While politics inevitably will be important in getting people to change their behaviors to treat MN's water better, change of both the voluntary and legislative types is more likely to be possible if scientific rigor is applied to water issues. I'm no scientist, just a concerned citizen, but I am hearing that that has not been the case on the following two issues. One is the Agricultural Water Qualify Certification ...more »
Invest in a statewide network of local research-engagement-action collaboratives that bring together academic and public researchers, educators and public engagement professionals, cultural and community organizers, and those who can implement or act on solutions. Encourage these collaboratives to innovate solutions by developing 'incubator' programs that encourage relationship-building, data and knowledge-sharing, learning, ...more »
References to just the most iconic of MN's waters (Miss R, BWCA etc) are important, but water itself is MN's iconic asset. Gov. Dayton has wisely recognized that we are in deep trouble. Changes in human behavior clearly are required and are notoriously difficult to achieve. We need the Gov to continue his leadership on this by developing public education and action plans that encompass the entire field of problems ...more »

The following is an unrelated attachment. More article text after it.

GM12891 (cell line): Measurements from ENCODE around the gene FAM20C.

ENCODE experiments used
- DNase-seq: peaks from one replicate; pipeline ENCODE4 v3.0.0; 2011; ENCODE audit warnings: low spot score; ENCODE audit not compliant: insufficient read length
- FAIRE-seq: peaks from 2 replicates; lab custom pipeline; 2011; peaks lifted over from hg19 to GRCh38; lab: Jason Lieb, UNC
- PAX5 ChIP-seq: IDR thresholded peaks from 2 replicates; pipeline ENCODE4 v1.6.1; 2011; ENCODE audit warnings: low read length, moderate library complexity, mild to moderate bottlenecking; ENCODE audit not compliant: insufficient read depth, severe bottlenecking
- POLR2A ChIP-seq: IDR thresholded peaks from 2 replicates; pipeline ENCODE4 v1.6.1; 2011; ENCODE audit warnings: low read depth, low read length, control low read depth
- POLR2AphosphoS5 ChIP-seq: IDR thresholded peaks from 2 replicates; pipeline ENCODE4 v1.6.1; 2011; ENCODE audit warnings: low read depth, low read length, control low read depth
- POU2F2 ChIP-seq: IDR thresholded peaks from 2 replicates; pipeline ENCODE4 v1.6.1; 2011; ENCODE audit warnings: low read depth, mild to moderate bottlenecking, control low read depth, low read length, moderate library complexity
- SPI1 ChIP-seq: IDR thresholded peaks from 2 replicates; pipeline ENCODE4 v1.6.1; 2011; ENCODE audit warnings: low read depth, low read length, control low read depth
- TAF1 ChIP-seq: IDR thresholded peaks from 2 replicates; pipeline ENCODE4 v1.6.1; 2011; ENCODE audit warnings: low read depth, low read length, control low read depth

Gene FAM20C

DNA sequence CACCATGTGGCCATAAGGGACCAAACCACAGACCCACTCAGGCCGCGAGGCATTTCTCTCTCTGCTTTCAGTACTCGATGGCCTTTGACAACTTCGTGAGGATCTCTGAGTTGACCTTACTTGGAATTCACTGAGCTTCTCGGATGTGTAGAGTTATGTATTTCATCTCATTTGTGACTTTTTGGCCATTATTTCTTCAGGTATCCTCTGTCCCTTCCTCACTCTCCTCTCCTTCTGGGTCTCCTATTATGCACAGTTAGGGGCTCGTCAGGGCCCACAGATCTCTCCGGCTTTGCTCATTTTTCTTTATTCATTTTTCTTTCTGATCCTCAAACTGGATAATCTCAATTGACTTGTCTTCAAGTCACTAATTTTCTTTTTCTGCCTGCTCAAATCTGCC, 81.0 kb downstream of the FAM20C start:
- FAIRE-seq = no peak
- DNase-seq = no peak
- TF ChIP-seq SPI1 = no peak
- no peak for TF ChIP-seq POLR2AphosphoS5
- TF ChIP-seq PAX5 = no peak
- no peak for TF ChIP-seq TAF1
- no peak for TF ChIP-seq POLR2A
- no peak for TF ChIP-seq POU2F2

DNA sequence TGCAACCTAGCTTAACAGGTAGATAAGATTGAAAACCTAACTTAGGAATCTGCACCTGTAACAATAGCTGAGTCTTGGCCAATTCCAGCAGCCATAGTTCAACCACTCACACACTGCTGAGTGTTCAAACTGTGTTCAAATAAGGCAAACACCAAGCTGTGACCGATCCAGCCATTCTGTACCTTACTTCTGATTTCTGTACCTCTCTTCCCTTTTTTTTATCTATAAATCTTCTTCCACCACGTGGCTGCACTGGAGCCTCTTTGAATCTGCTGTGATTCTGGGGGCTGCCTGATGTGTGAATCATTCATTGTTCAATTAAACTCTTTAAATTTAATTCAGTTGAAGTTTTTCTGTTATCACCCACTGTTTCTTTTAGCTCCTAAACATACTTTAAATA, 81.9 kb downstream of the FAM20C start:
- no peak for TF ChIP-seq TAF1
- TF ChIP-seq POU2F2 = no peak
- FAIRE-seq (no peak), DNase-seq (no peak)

We are opening a unique art-sustainability space in northeast Minneapolis that is a 'taproom for tap water' - a Water Bar, staffed by environmental researchers, advocates, policymakers, educators. It is also a space for local engagement and education, and an incubator for sustainable development collaborations. We are looking to build partnerships with other groups and communities statewide - and to connect with other ...more »
Fresh water is a finite resource, creativity is not! Every community has artists and designers, and many of those residents are also passionate about water and environment. Tap into the creative thinking and energy of artists, designers, and other creative people to engage communities around water issues & topics, to help think about & design innovative solutions to water quality problems, and to have a positive impact ...more »
The Minnesota Agricultural Water Quality Certification Program is voluntary and requires some of the Best Management Practices to protect our water. If ethanol producers, who consume about 30% of our corn, required MAWQC to sell corn for ethanol the industry, and the farmers would show a real committment to rural water quality.